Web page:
Sometimes. small things can decide about a political carreer (Imagine if security personell had checked Brutus before he entered the Temple of Venus Genetrix in the Ides of March 44 BC): In the current case, a junior civil servant’s careless handling of the bank and employment details of 25 million people is getting UK Prime Minister Gordon Brown into deep troubles.
Anyone living in the 21st century might find it crazy to burn sensitive data on two CD-Rs and send them over via postal service, anyway. But the damage has been done, and Mr Brown’s reputation, which was on the vain since hesitating to go for a snap-election a few months ago, is suffering more and more. Despite rising pressure, he is holding on to Chancellor Alistair Darling: Mr Darling is not only the responsible government official for the data loss, but also has to pray to find somebody who buys the wretched credit-house Northern Rock. The government has already given loans worth more than the complete defence budget, yet the bank seems unable to recover from the credit-crunch and finds itself in a shaky state. Northern Rock going bust would be the worse disaster for the government.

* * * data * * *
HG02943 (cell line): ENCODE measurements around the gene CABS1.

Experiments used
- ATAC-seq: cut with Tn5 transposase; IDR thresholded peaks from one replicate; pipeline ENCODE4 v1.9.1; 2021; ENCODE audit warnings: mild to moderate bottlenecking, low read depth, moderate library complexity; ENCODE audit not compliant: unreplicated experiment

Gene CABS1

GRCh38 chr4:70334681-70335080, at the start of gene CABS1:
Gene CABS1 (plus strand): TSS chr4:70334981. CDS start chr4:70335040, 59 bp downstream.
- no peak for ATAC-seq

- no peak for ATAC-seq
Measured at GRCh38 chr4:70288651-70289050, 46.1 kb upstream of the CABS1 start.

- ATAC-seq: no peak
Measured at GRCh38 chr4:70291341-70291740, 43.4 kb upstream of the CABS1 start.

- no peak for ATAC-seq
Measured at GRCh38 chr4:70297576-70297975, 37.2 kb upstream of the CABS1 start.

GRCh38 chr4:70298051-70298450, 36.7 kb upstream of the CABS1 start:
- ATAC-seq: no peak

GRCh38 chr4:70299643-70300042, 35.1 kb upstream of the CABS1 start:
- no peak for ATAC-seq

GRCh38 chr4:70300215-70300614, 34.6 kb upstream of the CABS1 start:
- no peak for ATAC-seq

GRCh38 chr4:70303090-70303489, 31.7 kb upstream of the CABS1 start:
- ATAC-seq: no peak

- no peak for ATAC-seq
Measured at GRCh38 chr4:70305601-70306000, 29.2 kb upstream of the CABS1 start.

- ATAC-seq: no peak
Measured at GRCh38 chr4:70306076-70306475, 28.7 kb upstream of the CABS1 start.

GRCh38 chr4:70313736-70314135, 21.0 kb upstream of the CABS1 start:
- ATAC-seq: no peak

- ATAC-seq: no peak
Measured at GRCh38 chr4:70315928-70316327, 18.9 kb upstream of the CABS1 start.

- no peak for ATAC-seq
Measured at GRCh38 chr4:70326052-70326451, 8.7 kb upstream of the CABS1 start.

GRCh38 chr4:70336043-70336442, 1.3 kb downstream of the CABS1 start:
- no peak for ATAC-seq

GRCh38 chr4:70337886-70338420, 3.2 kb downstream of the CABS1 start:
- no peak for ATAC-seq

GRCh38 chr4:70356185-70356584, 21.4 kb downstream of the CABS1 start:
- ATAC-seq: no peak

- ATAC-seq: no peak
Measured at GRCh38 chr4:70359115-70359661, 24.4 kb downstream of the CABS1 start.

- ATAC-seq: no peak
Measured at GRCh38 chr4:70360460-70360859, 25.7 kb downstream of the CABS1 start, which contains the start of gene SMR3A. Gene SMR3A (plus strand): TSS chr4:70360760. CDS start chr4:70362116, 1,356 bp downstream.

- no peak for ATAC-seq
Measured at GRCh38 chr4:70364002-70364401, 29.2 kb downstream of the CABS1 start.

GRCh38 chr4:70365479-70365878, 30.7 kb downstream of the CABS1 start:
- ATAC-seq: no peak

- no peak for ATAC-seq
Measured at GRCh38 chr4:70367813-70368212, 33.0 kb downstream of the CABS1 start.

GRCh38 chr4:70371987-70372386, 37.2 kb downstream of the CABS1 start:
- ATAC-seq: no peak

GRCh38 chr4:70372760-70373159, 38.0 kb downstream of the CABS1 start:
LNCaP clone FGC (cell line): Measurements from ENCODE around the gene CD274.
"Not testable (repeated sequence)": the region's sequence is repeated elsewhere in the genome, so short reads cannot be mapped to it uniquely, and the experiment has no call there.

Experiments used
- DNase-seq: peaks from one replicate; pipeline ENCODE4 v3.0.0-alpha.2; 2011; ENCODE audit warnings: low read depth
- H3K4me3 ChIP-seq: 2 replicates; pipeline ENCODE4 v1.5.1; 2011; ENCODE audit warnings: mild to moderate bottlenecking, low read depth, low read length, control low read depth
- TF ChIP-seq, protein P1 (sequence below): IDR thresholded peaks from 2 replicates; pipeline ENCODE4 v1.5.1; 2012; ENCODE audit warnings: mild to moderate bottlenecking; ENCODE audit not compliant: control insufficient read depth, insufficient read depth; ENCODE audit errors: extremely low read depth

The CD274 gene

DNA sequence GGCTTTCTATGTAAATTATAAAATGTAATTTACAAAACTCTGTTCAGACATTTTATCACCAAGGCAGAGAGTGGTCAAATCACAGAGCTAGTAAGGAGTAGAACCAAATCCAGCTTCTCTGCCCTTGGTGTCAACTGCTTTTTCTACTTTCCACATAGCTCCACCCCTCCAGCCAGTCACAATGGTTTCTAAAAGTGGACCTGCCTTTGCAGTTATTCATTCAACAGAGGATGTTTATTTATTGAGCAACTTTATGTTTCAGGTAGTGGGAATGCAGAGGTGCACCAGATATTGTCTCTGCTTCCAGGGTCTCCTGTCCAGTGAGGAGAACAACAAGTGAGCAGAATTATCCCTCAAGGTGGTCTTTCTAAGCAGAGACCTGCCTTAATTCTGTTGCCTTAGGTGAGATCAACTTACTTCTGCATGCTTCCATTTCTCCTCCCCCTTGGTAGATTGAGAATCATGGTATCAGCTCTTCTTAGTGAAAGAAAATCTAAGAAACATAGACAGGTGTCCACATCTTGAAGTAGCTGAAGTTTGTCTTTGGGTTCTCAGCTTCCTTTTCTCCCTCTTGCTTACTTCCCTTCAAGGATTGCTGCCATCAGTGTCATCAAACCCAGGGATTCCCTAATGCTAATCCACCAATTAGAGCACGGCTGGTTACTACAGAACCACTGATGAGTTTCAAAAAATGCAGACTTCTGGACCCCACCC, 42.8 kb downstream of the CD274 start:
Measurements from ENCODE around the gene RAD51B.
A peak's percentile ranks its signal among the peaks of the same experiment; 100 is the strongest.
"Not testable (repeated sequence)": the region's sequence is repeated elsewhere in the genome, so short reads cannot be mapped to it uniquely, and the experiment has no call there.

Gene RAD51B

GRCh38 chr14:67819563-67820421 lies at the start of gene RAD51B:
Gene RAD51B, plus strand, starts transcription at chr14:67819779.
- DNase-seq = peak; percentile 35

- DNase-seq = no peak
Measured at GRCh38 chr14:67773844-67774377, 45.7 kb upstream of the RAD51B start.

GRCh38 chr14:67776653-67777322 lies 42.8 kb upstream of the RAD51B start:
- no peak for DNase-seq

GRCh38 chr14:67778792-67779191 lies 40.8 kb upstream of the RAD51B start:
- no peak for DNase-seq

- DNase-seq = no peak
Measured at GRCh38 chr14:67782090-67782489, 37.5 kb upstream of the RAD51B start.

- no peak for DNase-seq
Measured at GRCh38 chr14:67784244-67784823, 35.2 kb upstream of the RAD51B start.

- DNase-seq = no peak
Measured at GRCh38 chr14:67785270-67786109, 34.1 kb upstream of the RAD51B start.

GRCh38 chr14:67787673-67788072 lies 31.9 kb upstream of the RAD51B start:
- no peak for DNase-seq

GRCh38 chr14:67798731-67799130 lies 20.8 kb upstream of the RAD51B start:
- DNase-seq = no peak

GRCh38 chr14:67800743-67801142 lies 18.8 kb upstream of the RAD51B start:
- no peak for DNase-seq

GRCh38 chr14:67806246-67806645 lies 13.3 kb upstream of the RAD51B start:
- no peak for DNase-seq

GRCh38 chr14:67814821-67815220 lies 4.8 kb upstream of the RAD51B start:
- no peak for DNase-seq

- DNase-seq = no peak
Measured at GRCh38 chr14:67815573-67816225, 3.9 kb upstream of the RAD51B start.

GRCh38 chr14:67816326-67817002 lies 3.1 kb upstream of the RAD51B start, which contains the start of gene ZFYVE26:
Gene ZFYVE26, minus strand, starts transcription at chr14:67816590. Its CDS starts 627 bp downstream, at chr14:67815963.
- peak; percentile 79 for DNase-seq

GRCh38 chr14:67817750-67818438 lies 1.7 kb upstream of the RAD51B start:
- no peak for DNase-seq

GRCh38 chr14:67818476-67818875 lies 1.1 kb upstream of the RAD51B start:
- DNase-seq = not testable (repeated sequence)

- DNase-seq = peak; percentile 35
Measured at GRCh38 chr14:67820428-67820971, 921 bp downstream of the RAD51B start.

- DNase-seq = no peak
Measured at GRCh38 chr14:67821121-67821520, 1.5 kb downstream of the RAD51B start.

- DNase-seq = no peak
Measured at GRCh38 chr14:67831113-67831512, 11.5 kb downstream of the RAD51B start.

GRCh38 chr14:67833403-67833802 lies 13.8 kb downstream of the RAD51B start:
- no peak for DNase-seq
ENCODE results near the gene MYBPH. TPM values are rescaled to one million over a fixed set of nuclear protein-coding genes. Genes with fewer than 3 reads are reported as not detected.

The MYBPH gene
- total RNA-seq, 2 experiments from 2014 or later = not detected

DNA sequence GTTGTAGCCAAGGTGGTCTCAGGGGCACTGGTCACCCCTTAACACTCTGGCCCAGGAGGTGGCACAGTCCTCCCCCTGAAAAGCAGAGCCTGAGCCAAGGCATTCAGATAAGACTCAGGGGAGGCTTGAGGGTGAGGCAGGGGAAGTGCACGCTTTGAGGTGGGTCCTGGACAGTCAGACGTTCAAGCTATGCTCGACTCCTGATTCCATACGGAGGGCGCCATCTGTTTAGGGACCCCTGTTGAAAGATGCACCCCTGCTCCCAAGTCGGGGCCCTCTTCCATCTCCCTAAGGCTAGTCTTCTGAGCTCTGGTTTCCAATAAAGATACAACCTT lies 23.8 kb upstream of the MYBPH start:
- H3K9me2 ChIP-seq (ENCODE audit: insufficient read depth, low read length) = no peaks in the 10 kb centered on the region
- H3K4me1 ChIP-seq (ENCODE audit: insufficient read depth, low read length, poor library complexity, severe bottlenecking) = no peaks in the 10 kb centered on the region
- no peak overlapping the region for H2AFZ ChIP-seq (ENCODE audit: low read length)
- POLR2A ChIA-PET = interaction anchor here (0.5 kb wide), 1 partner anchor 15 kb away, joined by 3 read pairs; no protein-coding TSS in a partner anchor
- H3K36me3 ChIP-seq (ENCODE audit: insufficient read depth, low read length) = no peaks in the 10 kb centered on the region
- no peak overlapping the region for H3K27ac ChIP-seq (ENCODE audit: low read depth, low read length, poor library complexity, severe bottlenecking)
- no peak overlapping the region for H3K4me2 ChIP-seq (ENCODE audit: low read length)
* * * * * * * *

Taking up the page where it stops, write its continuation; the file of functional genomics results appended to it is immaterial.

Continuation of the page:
So what is next in these days of crisis for the Labour government? Do not expect Mr Darling to remain in office for too long if the data-scandal continues to linger in the headlines. Him resigning, maybe even before the end of the year, might weaken the party’s position even more, but could prove a decisive step for Mr Brown to retain some trust for himself. Yet, other dangers wait around the corner: The perspective of a slowing economy and a media campaign to hold a referendum on the EU Lisbon treaty could add up to bring opposition leader David Cameron in an advantageous position for elections. These will probably not be held before 2010, so it is yet too early to say that Mr Brown will not only have to deal with a loss of data, but also with a loss at the ballot; but signs are that English media and voters are not going to forget the last chaotic months very soon – and Mr Brown is in danger that his image returns to „not qualified for the job“.
As far as the current “CD-crisis”is concerned, Mr Brown’s advisers may spend secret hopes on another failure: If the English football team screws up its qualification for the European Championship tonight, the data-subject might be out of the headlines for the next couple of days. But as long as the problem is no solved, expect it to pop up now and then – even in unlikely places like Ebayâ€¦
Update from Thursday morning: Some things happen like if they were scripted….